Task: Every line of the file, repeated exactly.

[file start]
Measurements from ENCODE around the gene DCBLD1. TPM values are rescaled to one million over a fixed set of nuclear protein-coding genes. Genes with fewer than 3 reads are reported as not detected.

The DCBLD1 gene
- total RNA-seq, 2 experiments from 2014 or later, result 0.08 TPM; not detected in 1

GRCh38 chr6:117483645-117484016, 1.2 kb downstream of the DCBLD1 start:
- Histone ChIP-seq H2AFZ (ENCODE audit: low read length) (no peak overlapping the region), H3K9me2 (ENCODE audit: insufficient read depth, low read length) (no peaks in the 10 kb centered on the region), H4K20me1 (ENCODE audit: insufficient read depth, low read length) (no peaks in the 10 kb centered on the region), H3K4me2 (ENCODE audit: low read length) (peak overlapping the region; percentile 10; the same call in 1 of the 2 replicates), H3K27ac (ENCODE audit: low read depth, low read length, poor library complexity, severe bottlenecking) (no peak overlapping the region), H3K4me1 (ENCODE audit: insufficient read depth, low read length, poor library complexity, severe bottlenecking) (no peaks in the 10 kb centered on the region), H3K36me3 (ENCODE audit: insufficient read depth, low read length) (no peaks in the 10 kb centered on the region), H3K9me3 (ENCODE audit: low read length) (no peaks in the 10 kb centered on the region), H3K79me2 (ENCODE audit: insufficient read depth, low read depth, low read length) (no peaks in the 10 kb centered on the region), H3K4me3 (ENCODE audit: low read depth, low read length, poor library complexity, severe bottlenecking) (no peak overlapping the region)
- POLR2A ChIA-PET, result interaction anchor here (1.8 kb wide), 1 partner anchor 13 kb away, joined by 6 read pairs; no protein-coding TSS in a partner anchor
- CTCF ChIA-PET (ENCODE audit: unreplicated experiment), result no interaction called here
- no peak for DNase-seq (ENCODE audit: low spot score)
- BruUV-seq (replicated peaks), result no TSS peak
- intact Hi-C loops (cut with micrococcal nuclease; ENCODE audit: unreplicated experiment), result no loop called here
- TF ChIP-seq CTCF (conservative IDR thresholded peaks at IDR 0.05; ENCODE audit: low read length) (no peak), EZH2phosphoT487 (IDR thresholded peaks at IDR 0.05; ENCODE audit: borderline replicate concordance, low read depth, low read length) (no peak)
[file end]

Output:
Measurements from ENCODE around the gene DCBLD1. TPM values are rescaled to one million over a fixed set of nuclear protein-coding genes. Genes with fewer than 3 reads are reported as not detected.

The DCBLD1 gene
- total RNA-seq, 2 experiments from 2014 or later, result 0.08 TPM; not detected in 1

GRCh38 chr6:117483645-117484016, 1.2 kb downstream of the DCBLD1 start:
- Histone ChIP-seq H2AFZ (ENCODE audit: low read length) (no peak overlapping the region), H3K9me2 (ENCODE audit: insufficient read depth, low read length) (no peaks in the 10 kb centered on the region), H4K20me1 (ENCODE audit: insufficient read depth, low read length) (no peaks in the 10 kb centered on the region), H3K4me2 (ENCODE audit: low read length) (peak overlapping the region; percentile 10; the same call in 1 of the 2 replicates), H3K27ac (ENCODE audit: low read depth, low read length, poor library complexity, severe bottlenecking) (no peak overlapping the region), H3K4me1 (ENCODE audit: insufficient read depth, low read length, poor library complexity, severe bottlenecking) (no peaks in the 10 kb centered on the region), H3K36me3 (ENCODE audit: insufficient read depth, low read length) (no peaks in the 10 kb centered on the region), H3K9me3 (ENCODE audit: low read length) (no peaks in the 10 kb centered on the region), H3K79me2 (ENCODE audit: insufficient read depth, low read depth, low read length) (no peaks in the 10 kb centered on the region), H3K4me3 (ENCODE audit: low read depth, low read length, poor library complexity, severe bottlenecking) (no peak overlapping the region)
- POLR2A ChIA-PET, result interaction anchor here (1.8 kb wide), 1 partner anchor 13 kb away, joined by 6 read pairs; no protein-coding TSS in a partner anchor
- CTCF ChIA-PET (ENCODE audit: unreplicated experiment), result no interaction called here
- no peak for DNase-seq (ENCODE audit: low spot score)
- BruUV-seq (replicated peaks), result no TSS peak
- intact Hi-C loops (cut with micrococcal nuclease; ENCODE audit: unreplicated experiment), result no loop called here
- TF ChIP-seq CTCF (conservative IDR thresholded peaks at IDR 0.05; ENCODE audit: low read length) (no peak), EZH2phosphoT487 (IDR thresholded peaks at IDR 0.05; ENCODE audit: borderline replicate concordance, low read depth, low read length) (no peak)